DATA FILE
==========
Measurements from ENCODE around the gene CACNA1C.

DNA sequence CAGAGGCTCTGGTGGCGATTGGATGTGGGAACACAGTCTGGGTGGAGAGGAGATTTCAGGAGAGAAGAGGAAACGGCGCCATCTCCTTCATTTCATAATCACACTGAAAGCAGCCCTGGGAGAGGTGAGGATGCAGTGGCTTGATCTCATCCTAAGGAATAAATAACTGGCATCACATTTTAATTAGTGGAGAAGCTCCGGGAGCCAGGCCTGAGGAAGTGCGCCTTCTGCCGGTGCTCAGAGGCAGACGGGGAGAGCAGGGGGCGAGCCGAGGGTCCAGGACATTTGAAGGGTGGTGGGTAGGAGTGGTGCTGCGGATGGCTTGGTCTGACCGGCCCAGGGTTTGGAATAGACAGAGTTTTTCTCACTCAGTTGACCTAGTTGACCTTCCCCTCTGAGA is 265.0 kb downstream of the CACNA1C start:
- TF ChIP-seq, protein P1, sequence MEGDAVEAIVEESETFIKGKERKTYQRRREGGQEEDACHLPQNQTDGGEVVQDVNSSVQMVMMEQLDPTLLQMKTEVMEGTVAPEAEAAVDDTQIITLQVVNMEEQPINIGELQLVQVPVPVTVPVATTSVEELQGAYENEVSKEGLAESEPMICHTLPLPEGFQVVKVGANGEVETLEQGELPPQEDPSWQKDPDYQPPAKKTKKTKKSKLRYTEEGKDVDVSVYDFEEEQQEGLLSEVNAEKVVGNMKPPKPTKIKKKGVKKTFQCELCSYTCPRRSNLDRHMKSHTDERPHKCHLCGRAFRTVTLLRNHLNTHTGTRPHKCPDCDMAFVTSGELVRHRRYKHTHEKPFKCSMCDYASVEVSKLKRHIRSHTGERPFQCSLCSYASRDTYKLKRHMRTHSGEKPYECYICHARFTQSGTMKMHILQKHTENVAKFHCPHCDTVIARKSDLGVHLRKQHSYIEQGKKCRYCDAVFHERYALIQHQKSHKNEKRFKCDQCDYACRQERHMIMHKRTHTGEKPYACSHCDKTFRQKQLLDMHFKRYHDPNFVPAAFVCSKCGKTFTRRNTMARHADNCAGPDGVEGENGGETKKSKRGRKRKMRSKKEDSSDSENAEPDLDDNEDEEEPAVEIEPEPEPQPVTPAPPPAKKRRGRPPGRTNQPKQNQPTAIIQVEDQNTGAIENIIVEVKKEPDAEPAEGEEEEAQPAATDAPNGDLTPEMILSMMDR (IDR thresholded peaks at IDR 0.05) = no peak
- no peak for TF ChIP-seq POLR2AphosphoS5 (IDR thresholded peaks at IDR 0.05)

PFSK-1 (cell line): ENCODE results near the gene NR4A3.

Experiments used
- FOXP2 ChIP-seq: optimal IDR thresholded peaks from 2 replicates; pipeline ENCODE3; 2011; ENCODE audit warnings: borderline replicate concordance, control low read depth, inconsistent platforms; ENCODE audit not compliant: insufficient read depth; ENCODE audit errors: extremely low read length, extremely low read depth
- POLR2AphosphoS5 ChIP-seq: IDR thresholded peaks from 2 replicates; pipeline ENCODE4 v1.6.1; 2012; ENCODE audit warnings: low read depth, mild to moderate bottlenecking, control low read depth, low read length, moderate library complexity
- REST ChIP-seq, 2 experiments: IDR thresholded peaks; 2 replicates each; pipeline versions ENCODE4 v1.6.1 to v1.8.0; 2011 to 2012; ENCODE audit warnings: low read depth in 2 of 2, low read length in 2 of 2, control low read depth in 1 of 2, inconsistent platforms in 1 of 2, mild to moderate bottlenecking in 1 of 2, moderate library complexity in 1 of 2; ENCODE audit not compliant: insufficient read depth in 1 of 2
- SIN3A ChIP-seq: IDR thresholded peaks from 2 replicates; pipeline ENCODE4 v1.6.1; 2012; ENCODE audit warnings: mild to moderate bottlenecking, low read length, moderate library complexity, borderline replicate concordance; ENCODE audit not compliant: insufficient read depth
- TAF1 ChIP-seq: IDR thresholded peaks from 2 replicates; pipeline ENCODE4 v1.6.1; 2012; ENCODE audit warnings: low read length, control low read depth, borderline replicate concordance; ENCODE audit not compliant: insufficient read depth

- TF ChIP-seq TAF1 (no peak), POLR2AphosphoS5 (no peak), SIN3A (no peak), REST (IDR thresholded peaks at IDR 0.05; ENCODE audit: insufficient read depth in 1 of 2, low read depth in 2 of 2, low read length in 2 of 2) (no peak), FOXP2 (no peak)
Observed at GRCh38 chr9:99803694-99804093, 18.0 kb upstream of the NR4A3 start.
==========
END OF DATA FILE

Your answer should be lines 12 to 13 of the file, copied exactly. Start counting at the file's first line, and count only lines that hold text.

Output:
- TF ChIP-seq TAF1 (no peak), POLR2AphosphoS5 (no peak), SIN3A (no peak), REST (IDR thresholded peaks at IDR 0.05; ENCODE audit: insufficient read depth in 1 of 2, low read depth in 2 of 2, low read length in 2 of 2) (no peak), FOXP2 (no peak)
Observed at GRCh38 chr9:99803694-99804093, 18.0 kb upstream of the NR4A3 start.